The first completed structure was the "O'Brien Steel Construction Co.". It was built using the Showcase Miniatures "Sunkist Packing Shed" kit. I built it on a base and it has built-in SMD LED lighting, both in the interior and the exterior. The building only has the reformed scenery base holding it in place, so the whole thing is recoverable when the layout is demolished.
I wanted to put a chain-link fence around this structure, so I removed a section of the scenery base on the other side of the track from the building. I cut a one-inch-wide strip of 36" MDF and cut and installed "poles" into the "ground". The poles are made out of 0.032" brass wire. I would have liked something a bit thicker, but that is the thickest I had on hand at the time. I bought some wedding veil material at Jo-Ann Fabric & Craft. For a few dollars I have enough material to put chain link fences up around all my properties! The size of the openings varies depending on which veil material you get, so find something that fits your scale. After cutting the material a scale 6 feet wide, and a strip long enough for the entire fence I was building, I superglued several lengths of 0.032" brass wire along the top of the fence. After that dried, I glued the whole thing to the poles I had already planted. I made a small part of the veil stick out above the top brass wire, because that is what seems to be done in the real world. After attaching the veil, I took the board to the garage and used a cheap spray paint of flat aluminum color and sprayed the entire fence. I then permanently installed the fence (glued to the side of the roadbed).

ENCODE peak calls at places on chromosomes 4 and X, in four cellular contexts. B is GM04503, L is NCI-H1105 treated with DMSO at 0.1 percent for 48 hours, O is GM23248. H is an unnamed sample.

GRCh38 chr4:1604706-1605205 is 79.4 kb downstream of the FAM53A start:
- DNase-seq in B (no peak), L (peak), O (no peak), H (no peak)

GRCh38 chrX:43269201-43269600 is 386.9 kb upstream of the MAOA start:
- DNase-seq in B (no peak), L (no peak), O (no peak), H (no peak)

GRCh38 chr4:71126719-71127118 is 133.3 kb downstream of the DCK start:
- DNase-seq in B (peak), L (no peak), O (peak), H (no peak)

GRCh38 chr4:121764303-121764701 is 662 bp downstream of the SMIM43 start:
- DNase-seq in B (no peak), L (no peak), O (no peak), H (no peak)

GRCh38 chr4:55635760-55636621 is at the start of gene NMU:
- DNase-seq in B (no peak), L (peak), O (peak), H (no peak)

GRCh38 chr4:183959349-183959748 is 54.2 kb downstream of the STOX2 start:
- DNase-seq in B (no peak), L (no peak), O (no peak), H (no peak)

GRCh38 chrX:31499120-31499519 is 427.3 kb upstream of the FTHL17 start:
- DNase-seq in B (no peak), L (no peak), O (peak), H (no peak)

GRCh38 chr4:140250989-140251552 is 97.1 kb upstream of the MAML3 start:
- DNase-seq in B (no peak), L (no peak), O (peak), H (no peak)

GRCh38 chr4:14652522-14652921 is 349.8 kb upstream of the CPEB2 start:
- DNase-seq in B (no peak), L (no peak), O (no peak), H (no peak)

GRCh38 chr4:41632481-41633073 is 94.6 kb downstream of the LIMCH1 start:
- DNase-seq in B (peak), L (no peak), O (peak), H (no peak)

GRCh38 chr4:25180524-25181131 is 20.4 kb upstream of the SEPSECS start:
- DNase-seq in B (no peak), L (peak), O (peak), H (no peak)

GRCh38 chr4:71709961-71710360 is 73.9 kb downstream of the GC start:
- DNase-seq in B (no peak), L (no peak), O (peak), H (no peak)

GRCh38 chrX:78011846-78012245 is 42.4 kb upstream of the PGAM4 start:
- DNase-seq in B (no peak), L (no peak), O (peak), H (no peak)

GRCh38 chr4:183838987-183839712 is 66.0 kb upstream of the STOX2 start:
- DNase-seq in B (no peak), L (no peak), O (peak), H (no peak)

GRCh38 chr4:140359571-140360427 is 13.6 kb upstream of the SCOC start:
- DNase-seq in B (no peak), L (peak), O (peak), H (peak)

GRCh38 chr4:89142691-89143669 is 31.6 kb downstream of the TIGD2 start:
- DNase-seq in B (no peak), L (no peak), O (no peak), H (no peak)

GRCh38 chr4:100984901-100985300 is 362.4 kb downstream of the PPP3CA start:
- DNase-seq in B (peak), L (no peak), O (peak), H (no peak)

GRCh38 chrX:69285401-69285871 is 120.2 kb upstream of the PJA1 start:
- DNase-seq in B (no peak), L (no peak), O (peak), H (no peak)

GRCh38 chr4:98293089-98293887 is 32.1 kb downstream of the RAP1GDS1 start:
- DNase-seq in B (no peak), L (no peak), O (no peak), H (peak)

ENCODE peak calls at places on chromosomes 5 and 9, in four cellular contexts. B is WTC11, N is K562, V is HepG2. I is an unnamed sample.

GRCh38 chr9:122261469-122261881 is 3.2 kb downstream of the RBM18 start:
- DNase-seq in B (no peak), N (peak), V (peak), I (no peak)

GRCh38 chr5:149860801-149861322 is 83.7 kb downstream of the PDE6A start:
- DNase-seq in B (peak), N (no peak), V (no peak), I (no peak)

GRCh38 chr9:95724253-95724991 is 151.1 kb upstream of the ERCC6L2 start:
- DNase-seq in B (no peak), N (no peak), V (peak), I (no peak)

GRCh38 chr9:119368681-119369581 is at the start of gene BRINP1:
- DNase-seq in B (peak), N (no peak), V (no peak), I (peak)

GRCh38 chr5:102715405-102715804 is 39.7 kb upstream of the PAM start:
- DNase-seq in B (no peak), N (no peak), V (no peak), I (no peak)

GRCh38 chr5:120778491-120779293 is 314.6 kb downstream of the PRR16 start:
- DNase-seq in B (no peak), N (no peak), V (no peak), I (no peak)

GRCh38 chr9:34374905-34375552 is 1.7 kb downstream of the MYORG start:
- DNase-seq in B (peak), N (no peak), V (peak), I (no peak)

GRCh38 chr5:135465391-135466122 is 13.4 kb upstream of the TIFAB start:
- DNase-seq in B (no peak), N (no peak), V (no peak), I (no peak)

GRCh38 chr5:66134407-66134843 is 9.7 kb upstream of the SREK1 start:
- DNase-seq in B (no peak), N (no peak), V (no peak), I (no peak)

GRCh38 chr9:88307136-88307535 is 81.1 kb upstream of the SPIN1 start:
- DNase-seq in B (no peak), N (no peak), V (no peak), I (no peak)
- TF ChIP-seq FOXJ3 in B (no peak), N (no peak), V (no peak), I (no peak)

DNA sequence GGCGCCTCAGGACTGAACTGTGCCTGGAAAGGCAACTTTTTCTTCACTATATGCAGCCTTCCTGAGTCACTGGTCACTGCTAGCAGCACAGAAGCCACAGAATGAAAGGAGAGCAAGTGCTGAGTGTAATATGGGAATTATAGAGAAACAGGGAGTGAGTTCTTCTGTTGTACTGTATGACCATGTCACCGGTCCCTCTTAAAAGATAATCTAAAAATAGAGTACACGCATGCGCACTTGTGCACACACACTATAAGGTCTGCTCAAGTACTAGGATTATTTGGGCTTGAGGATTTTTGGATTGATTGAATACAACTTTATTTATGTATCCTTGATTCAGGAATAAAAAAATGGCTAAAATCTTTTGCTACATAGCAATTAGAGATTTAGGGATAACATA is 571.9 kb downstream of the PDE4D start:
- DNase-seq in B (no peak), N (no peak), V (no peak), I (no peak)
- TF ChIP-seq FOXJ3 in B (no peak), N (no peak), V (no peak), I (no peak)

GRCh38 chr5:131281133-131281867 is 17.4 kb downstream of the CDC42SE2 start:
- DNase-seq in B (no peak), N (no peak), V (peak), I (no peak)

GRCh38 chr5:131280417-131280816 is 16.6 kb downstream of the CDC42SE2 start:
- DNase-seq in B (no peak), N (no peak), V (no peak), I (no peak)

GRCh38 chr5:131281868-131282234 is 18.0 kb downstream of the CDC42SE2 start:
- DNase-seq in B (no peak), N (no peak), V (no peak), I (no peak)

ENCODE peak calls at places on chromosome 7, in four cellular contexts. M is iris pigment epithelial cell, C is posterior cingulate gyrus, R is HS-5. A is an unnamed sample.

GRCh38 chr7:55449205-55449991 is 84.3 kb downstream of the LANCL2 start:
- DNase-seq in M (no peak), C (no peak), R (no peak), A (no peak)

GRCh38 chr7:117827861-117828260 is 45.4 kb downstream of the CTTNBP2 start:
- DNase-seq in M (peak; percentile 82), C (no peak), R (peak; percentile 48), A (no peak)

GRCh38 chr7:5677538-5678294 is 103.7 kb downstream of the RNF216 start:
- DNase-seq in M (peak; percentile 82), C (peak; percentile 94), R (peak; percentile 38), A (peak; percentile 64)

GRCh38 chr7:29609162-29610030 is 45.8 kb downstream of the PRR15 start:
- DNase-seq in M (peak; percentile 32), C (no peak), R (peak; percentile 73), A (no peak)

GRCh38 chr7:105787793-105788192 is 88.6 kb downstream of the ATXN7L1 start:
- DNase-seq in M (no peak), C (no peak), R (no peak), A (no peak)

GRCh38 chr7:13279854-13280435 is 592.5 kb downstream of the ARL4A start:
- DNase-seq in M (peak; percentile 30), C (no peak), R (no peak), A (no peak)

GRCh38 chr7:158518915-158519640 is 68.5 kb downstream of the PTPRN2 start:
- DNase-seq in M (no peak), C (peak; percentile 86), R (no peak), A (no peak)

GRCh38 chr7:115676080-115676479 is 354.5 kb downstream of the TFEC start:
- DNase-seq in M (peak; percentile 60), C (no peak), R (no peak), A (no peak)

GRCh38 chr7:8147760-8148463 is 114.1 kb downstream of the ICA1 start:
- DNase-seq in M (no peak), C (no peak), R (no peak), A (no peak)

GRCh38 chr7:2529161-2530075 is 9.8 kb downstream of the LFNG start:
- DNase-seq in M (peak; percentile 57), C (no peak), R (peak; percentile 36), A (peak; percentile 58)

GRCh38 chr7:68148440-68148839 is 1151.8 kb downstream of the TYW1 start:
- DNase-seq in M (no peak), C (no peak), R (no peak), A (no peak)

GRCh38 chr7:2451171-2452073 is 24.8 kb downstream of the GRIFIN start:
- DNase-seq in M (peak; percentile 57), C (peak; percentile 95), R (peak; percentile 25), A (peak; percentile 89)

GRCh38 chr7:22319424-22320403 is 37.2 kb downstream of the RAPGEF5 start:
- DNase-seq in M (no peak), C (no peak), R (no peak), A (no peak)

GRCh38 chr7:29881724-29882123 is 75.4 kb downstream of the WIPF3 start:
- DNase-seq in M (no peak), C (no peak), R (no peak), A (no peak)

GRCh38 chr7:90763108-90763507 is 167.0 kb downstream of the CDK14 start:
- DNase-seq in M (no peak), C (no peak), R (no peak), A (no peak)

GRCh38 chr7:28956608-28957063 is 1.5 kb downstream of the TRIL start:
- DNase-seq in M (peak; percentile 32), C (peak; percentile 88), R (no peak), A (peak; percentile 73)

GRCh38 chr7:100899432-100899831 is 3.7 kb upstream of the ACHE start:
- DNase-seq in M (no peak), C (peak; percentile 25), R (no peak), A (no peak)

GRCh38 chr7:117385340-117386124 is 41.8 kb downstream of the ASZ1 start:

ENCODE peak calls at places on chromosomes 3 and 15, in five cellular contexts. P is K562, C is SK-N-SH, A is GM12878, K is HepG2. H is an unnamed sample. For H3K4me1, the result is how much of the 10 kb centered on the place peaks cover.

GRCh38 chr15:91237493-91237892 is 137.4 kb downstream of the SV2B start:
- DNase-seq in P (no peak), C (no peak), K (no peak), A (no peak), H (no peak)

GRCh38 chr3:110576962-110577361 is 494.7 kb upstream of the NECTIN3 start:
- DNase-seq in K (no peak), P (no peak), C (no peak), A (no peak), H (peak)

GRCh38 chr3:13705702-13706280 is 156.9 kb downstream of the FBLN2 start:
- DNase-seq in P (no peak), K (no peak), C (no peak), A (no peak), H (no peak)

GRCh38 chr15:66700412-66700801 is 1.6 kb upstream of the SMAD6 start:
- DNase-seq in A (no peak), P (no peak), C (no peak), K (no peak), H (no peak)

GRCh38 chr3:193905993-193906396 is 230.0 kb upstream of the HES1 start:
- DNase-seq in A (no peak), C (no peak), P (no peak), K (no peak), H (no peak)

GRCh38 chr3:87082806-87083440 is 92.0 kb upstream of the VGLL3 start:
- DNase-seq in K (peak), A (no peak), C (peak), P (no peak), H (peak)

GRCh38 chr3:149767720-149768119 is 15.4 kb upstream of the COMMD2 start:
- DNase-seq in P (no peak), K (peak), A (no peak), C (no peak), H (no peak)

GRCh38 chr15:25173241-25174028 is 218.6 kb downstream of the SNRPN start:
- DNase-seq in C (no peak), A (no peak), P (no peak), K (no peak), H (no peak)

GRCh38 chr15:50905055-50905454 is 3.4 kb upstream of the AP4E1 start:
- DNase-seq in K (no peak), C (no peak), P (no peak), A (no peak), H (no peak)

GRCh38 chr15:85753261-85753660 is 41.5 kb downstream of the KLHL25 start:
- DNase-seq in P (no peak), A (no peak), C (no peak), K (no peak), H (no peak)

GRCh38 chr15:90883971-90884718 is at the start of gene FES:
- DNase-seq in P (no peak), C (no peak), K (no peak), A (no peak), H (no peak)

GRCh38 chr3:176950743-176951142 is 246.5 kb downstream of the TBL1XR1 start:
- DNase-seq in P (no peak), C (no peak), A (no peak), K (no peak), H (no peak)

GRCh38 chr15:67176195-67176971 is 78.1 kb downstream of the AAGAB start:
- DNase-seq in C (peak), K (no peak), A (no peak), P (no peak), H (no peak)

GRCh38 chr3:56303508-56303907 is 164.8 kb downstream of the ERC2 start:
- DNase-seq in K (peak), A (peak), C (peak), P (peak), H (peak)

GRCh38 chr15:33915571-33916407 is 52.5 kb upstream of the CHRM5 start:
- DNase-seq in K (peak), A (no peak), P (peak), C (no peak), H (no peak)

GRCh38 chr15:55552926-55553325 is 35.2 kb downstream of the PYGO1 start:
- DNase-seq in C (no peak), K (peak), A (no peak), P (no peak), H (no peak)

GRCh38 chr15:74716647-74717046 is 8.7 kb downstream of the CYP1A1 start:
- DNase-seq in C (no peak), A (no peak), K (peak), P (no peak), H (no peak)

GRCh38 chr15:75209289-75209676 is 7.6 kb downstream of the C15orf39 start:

I wanted to experiment with animation, so I built a gate that could be opened and closed remotely. The gate took a bit of experimenting to get the correct translation of motion from the Tortoise switch machine that drives the gate to the gate moving in the right direction and swing open far enough to avoid blocking a train. I had to break away more of the scenery to be able to place the Tortoise, and to route the wires to the Digitrax DS44 stationary decoder that controls the Tortoise. Since the structure is against the backdrop of the layout, it was a bit of a tight squeeze to get the Tortoise to fit and still provide the lateral motion needed to control the gate. I actually had to break off a piece of the Tortoise's mounting to get it to fit next to the roadbed. Part of the plywood base upon which the structure is installed had to be carved out to allow the Tortoise to fully swing to the right. When I finally found the best position for the Tortoise, I marked its outline with a pencil, and glued it down with Aleene's Fast Grab Tacky Glue. The Tortoise is directly glued to the benchwork base. Five-minute epoxy glue could have been used as well, but there is very little pressure exerted on the Tortoise, so Aleene's might allow easier removal of the Tortoise in the future.
My first-ever S-scale scratch-building effort was this PRR section house, built according to the PRR structure standard. I decided to actually place it on the layout, but use it as a one-man iron works machine shop.